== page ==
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UK ‘Claims’ Russian Missiles in Ukraine

UK 'Claims' Russian Missiles in Ukraine

Britain released photographs of what it described as Russia’s most advanced anti-aircraft artillery system being operated in Eastern Ukraine, adding that this was further proof of Russia’s military involvement in the conflict.

The Foreign Office released an “infographic” with details of the truck-mounted SA-22 surface-to-air missile system along with photographs published by media and a defense consultancy said to show it operating in eastern Ukraine within the last few weeks.

But there is something not quite right about the photos….

Sputnik news reports:

The snapshots of the truck-mounted SA-22 Pantsir surface-to-air missile system appeared on the web and on social networks, but for some strange reason the time and date they were taken differed from what appears on these very same photos published earlier.

Moreover, there is no visual proof that either the missiles were Russian or whether they were snapped on Ukrainian soil.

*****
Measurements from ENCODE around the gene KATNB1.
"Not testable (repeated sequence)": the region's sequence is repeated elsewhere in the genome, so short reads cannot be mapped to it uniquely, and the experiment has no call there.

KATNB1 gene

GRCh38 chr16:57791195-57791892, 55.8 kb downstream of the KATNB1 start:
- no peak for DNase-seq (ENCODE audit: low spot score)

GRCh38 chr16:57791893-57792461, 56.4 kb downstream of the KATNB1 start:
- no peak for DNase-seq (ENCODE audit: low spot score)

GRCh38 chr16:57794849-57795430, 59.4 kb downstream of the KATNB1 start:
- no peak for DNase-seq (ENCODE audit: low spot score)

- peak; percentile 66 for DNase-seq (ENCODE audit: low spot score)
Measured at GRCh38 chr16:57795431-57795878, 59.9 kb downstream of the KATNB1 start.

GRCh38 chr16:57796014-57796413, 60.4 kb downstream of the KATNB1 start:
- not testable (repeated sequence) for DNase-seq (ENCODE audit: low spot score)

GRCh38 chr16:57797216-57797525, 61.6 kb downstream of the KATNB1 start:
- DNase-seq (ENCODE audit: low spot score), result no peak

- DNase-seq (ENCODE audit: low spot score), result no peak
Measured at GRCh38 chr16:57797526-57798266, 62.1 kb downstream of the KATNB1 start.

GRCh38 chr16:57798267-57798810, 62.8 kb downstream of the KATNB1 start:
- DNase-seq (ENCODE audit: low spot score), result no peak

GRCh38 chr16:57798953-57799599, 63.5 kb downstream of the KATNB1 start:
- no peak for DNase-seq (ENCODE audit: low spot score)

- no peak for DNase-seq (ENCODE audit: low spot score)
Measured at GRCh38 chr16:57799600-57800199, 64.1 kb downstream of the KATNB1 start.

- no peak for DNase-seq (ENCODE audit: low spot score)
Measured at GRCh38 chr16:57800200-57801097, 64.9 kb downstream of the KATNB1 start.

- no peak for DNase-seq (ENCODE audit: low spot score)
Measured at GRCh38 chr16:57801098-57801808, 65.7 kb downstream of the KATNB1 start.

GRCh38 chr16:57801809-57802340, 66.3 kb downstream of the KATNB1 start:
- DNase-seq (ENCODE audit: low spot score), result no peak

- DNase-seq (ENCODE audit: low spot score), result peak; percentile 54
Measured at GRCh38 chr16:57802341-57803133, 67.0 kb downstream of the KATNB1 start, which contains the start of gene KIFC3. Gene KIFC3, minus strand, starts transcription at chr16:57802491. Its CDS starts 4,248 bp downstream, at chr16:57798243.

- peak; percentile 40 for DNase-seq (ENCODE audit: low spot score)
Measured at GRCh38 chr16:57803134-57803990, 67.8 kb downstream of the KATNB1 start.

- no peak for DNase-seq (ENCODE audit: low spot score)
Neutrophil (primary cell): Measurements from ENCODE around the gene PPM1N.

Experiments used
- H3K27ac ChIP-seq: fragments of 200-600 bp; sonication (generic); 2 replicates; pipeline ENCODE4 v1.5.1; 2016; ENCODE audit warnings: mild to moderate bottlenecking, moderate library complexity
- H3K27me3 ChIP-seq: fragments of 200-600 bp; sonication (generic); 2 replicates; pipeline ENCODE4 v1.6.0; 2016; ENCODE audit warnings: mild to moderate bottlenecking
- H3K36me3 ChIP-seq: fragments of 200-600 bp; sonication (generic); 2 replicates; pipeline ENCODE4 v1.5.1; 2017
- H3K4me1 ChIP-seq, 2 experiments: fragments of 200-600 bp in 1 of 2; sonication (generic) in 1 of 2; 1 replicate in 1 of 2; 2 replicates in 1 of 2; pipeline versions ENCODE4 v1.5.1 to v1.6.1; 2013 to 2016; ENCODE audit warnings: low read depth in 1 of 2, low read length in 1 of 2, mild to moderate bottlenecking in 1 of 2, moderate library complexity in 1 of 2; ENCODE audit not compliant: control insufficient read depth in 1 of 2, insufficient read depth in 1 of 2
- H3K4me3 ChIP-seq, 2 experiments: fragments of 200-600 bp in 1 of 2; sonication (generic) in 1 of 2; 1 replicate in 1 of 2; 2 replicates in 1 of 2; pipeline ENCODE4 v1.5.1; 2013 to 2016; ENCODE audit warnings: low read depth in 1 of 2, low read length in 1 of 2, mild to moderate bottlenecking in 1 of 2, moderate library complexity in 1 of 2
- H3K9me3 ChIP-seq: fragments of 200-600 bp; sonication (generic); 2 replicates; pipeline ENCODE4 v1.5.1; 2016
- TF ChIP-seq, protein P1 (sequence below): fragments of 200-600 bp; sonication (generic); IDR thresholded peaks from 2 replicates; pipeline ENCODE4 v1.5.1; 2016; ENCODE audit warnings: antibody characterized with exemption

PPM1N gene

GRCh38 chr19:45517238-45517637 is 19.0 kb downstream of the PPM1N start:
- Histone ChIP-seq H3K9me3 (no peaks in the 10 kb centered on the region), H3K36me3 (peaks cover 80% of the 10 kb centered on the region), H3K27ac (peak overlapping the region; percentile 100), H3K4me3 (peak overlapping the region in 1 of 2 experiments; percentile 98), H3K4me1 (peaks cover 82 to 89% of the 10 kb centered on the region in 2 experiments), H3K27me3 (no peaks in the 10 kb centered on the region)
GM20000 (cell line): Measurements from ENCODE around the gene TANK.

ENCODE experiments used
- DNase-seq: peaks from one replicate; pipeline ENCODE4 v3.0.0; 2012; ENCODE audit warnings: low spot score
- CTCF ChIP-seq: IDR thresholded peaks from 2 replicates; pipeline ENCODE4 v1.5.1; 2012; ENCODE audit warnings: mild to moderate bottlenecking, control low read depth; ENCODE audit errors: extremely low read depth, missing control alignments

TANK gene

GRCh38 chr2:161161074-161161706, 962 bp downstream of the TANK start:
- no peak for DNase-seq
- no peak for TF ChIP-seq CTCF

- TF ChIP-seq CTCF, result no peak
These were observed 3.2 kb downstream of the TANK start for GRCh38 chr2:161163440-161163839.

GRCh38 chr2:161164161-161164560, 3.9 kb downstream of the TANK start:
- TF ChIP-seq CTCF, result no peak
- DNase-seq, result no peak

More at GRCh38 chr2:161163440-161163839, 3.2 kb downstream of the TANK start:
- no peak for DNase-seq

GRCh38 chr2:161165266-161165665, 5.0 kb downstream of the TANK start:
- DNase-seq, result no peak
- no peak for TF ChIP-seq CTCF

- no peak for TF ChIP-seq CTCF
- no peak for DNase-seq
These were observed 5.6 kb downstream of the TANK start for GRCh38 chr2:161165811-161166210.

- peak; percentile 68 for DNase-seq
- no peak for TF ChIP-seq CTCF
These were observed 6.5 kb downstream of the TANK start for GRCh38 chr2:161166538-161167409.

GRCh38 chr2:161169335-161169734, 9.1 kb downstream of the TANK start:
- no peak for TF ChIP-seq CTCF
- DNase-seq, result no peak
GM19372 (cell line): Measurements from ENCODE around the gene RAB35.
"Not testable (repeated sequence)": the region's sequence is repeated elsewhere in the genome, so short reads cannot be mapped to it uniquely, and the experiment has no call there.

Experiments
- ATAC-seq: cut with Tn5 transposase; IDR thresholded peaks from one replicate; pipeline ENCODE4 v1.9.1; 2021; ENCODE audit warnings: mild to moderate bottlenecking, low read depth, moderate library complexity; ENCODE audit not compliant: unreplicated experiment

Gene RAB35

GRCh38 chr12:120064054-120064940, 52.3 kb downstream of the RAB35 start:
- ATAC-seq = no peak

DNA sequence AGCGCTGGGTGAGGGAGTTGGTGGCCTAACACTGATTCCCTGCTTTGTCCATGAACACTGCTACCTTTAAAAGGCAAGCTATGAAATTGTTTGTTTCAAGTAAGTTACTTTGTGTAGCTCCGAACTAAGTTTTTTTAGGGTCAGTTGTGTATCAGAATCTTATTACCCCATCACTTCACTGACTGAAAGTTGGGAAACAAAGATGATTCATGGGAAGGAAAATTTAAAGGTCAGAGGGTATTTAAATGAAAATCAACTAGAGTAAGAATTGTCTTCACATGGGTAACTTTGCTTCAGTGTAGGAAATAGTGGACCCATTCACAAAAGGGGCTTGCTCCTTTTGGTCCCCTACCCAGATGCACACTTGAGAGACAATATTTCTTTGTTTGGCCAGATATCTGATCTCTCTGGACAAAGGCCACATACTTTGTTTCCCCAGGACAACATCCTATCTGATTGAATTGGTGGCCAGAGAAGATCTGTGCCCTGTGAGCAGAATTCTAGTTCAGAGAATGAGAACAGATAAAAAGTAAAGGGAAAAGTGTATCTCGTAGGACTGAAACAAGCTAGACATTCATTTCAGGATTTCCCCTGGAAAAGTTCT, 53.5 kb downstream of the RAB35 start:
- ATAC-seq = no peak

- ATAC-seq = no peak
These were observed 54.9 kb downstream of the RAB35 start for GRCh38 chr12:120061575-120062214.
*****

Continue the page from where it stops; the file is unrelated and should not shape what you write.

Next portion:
“The presence of the SA-22 in eastern Ukraine is yet more proof of direct Russian military involvement in the conflict,” the British ambassador to NATO, Adam Thomson, said in releasing the pictures via Twitter.

He then urged Russia to “fully implement its Minsk commitments,” and move its weapons out of Ukraine, referring to a truce agreement signed last week in Minsk.

One of the photographs where the time and place it was taken are missing, offers a general picture of the Pantsir complex, while three others, dated December 24 and February 4 and 5, indicate they were made in the eastern Ukrainian cities of Shakhtarsk and Donetsk.

The links initially led to totally unrelated web pages but eventually brought us to the web page of Britain’s Jane’s Information Group and the Armament Research Services expert group.

The photos shown there feature a truck-mounted missile complex, reminiscent of the Pantsir SA-22. Finding out just when and where those photos were actually taken proved a mission impossible.

Further linked was the webpage of the Billingcat investigative journalism group and showed a KAMAZ truck with a Pantsir-like unit sitting on top. The photo, made on a misty day against the backdrop of a concrete wall and some trees, only says, without elaborating, that it was taken in Shakhtarsk.

Which is surprising, because the very same photograph, which appeared on other websites, indicates it was taken on January 23 in Russia’s very own Rostov region.